On Saturday in Kuala Lumpur. Just before the curtain fell on the 59th Umno general assembly, the party's 83-year-old former president made a grand entrance with his wife in tow.
Looking debonair in a neatly-pressed deep purple stripped shirt and black slacks, Dr Mahathir Mohamad was given a rapturous welcome by the Umno leaders and delegates alike.
After all, Mahathir and his wife Dr Siti Hasmah Ali are the two pioneer party members bearing the respective membership numbers '000001' and '000002' of Umno Baru - the party born out of the 1987 crisis which saw the original Umno being declared illegal.
It was a night of love, apparently masterminded by newly-minted Umno president Najib Abdul Razak to bring his mentor and outgoing premier Abdullah Ahmad Badawi together.
Mahathir, who looked the sharpest of the lot on stage, awkwardly embraced Abdullah whom he had been attacking incessantly since a year after he had handpicked him as his successor in 2003.
It was a scene that surely deserved an Oscar nomination and one that made headlines the next day. The hatchet had purportedly been buried.
Overwhelmed with emotion, Najib said he hoped Mahathir and Abdullah would together guide him through his tenure at the helm and offer him ideas for his unenviable task of rebuilding the party.
Mahathir who quit Umno last May in protest of Abdullah's leadership also vowed to return to the fold soon.
Unfortunately, the dream was short-lived.
From London with spite
Fast forward to Monday in London. The former premier again let loose his stinging criticisms of his successor-turned-nemesis Abdullah.
In an interview with BBC, he shreds, rips and slams his successor for sullying his legacy.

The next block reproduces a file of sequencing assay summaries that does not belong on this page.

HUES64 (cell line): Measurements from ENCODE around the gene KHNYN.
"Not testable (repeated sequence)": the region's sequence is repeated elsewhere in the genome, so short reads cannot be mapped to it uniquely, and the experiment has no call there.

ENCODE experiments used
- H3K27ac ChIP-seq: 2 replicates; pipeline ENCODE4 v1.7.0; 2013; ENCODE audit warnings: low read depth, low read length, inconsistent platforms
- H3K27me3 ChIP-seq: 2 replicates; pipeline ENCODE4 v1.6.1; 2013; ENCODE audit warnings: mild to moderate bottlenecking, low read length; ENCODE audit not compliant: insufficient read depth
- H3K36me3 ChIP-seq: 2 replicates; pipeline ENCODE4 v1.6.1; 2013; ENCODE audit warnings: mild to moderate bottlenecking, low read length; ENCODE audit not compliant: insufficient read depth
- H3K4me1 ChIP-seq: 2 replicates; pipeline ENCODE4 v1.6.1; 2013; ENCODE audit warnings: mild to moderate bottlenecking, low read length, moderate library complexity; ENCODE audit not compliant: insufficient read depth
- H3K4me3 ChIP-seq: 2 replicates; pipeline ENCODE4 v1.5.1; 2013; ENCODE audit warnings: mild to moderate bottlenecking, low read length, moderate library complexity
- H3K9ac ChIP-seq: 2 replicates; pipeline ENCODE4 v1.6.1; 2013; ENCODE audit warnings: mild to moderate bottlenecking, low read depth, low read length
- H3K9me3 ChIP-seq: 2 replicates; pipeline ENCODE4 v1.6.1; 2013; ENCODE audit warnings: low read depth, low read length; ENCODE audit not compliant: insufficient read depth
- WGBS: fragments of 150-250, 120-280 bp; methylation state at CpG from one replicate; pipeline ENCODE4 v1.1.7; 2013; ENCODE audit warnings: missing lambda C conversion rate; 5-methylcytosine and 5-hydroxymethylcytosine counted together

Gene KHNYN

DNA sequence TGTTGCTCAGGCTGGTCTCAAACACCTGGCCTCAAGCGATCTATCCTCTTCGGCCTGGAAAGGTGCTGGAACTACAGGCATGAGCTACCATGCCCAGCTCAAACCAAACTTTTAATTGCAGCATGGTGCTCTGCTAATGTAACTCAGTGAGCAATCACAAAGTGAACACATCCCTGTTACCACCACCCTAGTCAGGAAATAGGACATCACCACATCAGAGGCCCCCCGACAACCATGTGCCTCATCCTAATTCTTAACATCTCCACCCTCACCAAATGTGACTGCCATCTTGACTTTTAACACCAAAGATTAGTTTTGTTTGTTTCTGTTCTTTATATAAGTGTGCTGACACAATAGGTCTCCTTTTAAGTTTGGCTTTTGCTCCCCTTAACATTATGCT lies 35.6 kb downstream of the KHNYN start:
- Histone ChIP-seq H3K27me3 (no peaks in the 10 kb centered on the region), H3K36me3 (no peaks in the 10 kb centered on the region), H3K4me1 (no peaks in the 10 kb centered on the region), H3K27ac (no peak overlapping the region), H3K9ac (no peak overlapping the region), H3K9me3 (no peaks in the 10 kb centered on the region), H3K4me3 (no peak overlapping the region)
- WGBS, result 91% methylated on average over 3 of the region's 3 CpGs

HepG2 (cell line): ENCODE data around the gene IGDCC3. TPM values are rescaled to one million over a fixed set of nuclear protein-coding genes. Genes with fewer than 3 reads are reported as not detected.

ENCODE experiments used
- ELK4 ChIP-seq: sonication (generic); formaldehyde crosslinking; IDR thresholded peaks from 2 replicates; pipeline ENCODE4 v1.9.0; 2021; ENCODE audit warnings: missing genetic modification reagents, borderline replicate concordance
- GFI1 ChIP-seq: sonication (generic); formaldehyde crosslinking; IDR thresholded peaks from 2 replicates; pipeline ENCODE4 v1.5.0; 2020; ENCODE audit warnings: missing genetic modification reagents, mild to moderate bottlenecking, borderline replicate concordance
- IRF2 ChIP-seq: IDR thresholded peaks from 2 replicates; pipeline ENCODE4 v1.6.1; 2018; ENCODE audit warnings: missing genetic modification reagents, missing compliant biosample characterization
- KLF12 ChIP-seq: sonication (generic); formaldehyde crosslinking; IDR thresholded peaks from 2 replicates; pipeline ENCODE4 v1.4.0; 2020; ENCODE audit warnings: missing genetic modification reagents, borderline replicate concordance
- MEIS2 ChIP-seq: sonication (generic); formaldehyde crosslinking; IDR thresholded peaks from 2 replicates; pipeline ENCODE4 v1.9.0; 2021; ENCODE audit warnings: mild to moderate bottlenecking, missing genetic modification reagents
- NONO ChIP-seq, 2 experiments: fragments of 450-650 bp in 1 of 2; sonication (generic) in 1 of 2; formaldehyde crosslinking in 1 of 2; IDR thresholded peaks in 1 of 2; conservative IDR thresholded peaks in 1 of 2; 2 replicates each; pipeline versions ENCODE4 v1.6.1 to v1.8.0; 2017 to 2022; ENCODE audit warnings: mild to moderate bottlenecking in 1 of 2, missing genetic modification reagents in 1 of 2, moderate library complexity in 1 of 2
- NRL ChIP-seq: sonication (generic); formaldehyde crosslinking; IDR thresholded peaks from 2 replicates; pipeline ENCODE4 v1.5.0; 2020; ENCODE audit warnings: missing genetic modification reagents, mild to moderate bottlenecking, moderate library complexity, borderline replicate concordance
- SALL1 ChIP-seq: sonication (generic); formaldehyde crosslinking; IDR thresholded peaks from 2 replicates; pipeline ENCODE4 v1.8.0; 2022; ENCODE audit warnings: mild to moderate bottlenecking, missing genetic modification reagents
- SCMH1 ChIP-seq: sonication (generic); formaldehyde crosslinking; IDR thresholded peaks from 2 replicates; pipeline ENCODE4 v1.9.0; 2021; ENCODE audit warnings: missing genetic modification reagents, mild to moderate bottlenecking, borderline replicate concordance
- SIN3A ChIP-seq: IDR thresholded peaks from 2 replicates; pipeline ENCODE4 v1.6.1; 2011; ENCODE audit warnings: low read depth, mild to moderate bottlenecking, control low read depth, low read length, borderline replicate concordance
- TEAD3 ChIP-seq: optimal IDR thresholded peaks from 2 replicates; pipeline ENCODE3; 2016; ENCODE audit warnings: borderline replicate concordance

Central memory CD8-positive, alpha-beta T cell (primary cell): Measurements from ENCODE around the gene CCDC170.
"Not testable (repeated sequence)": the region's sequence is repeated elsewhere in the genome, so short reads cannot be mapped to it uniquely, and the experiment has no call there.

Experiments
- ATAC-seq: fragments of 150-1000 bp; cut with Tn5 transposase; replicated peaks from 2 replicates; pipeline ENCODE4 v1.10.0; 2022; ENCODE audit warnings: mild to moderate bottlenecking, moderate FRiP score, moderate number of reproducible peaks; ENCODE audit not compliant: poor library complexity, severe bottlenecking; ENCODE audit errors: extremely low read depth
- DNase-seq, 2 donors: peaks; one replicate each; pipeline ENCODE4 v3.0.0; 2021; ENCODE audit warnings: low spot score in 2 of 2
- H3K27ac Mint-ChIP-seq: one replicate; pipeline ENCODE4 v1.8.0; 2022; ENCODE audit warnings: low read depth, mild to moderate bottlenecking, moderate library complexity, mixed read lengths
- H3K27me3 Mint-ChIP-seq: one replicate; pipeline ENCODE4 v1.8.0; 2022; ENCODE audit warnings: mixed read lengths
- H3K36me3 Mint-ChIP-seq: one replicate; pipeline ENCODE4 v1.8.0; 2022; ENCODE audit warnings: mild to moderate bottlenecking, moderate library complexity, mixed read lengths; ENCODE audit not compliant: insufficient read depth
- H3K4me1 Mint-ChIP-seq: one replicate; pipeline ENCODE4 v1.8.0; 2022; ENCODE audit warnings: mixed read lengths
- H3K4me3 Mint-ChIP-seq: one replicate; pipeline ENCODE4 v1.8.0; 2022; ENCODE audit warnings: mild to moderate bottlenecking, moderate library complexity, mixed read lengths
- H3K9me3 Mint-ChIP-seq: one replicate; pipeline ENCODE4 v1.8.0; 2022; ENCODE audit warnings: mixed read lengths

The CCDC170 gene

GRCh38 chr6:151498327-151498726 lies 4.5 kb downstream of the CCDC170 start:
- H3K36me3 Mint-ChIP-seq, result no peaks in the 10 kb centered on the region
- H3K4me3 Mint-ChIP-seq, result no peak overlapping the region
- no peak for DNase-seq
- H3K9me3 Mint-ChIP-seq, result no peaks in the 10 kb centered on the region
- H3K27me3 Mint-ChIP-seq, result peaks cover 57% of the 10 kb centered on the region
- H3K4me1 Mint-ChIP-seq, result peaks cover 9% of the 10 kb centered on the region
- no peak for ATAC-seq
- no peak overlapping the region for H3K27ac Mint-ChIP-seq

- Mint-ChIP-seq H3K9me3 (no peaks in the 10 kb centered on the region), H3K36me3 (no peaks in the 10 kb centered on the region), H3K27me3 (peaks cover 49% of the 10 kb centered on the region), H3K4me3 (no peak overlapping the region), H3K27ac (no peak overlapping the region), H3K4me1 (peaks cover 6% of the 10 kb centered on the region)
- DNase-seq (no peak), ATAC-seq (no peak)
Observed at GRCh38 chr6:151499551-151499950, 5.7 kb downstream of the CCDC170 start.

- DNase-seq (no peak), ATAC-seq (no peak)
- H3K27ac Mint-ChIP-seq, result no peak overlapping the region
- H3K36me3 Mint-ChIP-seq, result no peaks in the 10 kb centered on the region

"Everything went rotten" after Abdullah became prime minister, lamented Mahathir who refused to acknowledge any shortcomings on his part for the problems in Umno despite being asked several times.
Moving on to another one of his favourite targets, Mahathir fired several rounds at Abdullah's son-in-law and newly-elected Umno Youth chief Khairy Jamaluddin.
He said both father-in-law and son-in-law had worked together to hatch a new set of policies and "everything went wrong when Abdullah took over..."
Mahathir's vexation towards Khairy escalated last week when the latter defeated his son, Mukhriz, in the covetted Umno Youth chief contest.
In a hard-hitting blog posting later, Mahathir - who during his 22-year tenure was accused of everything in the dictionary related to corruption - slammed the Umno Youth movement for bringing shame on the party by endorsing a 'corrupt' leader.
However, Mahathir was magnanimous enough to concede in the BBC interview to having committed one mistake - picking Abdullah as his successor.
He said that in 22 years in office, Barisan Nasional always won two-thirds control in Parliament but the last polls saw the ruling coalition suffering its worst ever setback, by not only losing its two-third majority but also several states.
It is this which increased the pressure on the premier to relinquish the reins although his term does not end until 2013.
Ironically four years earlier, Abdullah secured the biggest ever mandate for BN, seizing control of 90 percent of the parliamentary seats.
Mahathir appeared to claim some credit for the historic mandate in 2004, noting that the general elections had come just after he stepped down as prime minister.
But observers had pointed out then that it was precisely Mahathir's exit coupled with his successor's reform pledges had led to the boost in support.